Li et al. showed the importance of nanocrystal surface chemistry; here the EQE of CsPbBr3 nanocrystal LEDs was increased by 50x (0.12% to 6.27%) through the optimisation of device charge-transport layers and surface ligand density control (achieved through the use of a washing procedure using hexane and ethyl acetate ). While ligands are needed to passivate the quantum dot surface and prevent aggregation (leading to high PLQY and greater stability), an excessive density of surface ligands can inhibit electrical injection and transport. By tuning the ligand density, a brightness of >15,000 cd m-2 was obtained that was accompanied by high colour purity (20 nm emission linewidth using ~8 nm nanocrystals).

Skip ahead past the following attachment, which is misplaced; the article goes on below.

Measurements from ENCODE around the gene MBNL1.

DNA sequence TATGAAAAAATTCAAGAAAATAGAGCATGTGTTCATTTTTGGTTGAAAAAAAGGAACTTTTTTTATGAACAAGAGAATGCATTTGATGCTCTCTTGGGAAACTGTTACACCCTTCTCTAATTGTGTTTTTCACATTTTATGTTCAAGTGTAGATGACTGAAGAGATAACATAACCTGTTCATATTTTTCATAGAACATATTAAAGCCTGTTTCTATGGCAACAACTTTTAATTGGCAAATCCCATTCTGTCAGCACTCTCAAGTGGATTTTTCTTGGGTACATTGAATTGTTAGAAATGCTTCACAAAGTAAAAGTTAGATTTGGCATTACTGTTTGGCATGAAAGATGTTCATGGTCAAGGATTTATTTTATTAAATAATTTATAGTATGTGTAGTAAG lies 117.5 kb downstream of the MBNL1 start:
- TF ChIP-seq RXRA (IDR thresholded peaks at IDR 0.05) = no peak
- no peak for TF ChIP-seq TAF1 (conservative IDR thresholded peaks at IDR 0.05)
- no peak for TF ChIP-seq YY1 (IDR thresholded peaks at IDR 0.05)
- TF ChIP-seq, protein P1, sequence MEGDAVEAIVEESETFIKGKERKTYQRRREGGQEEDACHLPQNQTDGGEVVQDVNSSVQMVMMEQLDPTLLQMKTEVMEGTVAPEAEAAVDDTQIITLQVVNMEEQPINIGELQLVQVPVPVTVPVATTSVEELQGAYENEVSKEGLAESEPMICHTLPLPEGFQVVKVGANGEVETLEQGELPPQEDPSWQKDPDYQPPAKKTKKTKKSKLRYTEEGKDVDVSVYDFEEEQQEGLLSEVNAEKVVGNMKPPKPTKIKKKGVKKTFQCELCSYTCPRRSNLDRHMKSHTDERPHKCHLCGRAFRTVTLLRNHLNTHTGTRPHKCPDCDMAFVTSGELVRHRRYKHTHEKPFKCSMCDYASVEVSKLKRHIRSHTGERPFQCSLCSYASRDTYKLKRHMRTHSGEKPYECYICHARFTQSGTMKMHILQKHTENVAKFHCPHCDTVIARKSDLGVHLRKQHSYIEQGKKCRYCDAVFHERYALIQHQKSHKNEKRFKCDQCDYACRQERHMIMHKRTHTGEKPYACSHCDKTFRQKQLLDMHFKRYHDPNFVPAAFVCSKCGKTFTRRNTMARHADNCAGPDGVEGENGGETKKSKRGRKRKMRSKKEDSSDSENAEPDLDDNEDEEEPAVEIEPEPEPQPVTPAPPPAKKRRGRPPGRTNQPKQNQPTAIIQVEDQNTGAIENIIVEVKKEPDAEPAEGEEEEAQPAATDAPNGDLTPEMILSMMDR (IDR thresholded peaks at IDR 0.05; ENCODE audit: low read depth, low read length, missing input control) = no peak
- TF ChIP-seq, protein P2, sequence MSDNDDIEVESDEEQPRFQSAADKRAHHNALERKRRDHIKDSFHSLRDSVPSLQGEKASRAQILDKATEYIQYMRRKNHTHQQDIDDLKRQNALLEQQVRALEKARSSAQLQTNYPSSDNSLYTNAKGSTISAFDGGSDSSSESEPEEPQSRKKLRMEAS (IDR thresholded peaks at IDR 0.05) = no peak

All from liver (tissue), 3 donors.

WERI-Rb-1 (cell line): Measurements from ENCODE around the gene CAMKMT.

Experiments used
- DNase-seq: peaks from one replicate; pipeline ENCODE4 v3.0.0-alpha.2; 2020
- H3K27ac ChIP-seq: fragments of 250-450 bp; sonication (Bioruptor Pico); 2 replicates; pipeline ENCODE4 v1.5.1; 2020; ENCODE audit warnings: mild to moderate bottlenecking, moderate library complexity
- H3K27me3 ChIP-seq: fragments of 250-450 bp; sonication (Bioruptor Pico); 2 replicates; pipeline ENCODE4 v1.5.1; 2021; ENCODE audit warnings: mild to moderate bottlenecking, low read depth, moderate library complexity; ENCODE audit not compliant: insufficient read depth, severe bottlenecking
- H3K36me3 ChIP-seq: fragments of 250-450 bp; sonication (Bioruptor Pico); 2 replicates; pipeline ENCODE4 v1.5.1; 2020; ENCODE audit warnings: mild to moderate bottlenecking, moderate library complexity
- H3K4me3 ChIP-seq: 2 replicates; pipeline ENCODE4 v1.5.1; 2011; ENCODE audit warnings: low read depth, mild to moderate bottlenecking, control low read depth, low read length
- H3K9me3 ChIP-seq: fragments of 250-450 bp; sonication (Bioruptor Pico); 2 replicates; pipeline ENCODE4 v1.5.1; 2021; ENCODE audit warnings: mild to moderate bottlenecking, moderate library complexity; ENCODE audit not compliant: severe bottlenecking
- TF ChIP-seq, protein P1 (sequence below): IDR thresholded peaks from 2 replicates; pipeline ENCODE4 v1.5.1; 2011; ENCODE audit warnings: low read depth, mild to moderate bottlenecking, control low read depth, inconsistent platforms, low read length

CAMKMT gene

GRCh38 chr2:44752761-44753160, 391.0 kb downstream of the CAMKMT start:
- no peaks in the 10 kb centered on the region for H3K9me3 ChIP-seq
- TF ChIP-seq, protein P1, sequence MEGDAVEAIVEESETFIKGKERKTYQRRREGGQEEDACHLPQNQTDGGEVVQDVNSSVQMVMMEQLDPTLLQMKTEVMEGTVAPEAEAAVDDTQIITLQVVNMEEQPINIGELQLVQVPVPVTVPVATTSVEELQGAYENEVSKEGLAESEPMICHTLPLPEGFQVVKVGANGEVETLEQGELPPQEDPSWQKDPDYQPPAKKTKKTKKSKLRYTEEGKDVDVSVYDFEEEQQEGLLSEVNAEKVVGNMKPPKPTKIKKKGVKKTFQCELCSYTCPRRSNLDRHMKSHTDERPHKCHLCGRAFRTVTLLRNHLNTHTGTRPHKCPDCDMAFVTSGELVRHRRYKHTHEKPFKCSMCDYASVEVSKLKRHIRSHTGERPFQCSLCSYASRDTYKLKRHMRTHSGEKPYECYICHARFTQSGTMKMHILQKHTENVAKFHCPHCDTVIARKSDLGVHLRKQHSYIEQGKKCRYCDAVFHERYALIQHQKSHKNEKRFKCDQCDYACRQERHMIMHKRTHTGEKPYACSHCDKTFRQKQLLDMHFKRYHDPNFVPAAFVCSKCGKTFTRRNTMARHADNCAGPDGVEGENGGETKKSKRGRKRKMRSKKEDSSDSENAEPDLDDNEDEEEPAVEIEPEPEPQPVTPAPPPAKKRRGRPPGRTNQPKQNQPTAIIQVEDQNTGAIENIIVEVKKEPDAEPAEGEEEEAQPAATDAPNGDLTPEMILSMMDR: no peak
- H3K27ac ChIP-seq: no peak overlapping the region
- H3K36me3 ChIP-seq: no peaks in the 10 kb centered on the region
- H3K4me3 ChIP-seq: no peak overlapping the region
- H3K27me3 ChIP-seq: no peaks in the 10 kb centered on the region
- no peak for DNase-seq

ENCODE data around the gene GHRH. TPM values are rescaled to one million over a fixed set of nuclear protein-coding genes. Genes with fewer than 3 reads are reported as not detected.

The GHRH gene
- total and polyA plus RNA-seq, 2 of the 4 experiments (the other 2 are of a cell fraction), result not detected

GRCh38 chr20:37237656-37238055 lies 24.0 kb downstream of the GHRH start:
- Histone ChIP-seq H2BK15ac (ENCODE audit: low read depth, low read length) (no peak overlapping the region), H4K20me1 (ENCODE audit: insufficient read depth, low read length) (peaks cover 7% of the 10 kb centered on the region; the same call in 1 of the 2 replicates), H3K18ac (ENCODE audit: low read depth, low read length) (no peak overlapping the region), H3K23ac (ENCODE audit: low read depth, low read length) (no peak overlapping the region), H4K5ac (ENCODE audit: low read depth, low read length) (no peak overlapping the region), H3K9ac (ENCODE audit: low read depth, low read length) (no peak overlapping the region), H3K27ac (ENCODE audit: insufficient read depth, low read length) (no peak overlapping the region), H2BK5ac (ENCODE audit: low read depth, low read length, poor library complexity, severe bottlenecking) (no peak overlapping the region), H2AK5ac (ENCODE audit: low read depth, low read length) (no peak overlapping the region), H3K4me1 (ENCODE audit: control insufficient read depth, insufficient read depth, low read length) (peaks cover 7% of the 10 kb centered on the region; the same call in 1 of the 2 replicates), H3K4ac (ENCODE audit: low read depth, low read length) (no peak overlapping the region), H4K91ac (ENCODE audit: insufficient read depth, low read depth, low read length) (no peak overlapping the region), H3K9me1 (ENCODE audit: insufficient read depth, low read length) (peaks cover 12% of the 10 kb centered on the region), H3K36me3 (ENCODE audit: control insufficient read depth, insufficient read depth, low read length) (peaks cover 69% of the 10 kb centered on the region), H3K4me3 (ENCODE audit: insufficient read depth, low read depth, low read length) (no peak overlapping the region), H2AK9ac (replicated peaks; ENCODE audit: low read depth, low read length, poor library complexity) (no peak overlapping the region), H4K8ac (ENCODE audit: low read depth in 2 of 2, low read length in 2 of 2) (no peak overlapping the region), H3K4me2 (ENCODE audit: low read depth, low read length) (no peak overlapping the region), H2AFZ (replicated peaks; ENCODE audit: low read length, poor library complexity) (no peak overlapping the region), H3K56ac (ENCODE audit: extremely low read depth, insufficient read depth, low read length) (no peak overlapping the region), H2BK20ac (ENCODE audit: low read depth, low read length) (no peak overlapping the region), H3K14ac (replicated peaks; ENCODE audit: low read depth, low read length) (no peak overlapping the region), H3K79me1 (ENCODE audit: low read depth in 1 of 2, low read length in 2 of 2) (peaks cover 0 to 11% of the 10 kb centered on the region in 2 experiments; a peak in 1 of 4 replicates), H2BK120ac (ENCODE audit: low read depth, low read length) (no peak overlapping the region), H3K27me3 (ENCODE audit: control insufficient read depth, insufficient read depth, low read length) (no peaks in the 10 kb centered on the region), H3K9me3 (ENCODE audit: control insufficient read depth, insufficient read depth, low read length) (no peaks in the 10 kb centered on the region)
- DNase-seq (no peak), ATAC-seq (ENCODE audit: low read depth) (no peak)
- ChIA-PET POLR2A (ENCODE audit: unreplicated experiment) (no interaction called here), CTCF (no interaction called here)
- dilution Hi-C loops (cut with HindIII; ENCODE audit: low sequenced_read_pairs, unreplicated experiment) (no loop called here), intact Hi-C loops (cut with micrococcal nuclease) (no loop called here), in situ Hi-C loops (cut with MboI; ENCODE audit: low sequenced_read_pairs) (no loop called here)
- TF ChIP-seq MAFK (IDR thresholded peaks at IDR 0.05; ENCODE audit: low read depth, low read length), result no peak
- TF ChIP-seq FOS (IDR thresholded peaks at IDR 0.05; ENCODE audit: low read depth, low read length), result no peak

One proposal that bypasses the electrical properties of nanocrystal films is to use them as down-converters for inorganic blue or UV LEDs. Pathak et al. dissolved hybrid organic-inorganic perovskite quantum dots of various mixed halide compositions (emitting green or red luminescence) into a polystyrene polymer solution which was then spin cast into a thin film . The polystyrene polymer acted as an insulating matrix that prevented anion exchange, thereby preserving the individual emission peaks of the constituent nanocrystals and allowing the generation of white light when illuminated with a commercial blue LED.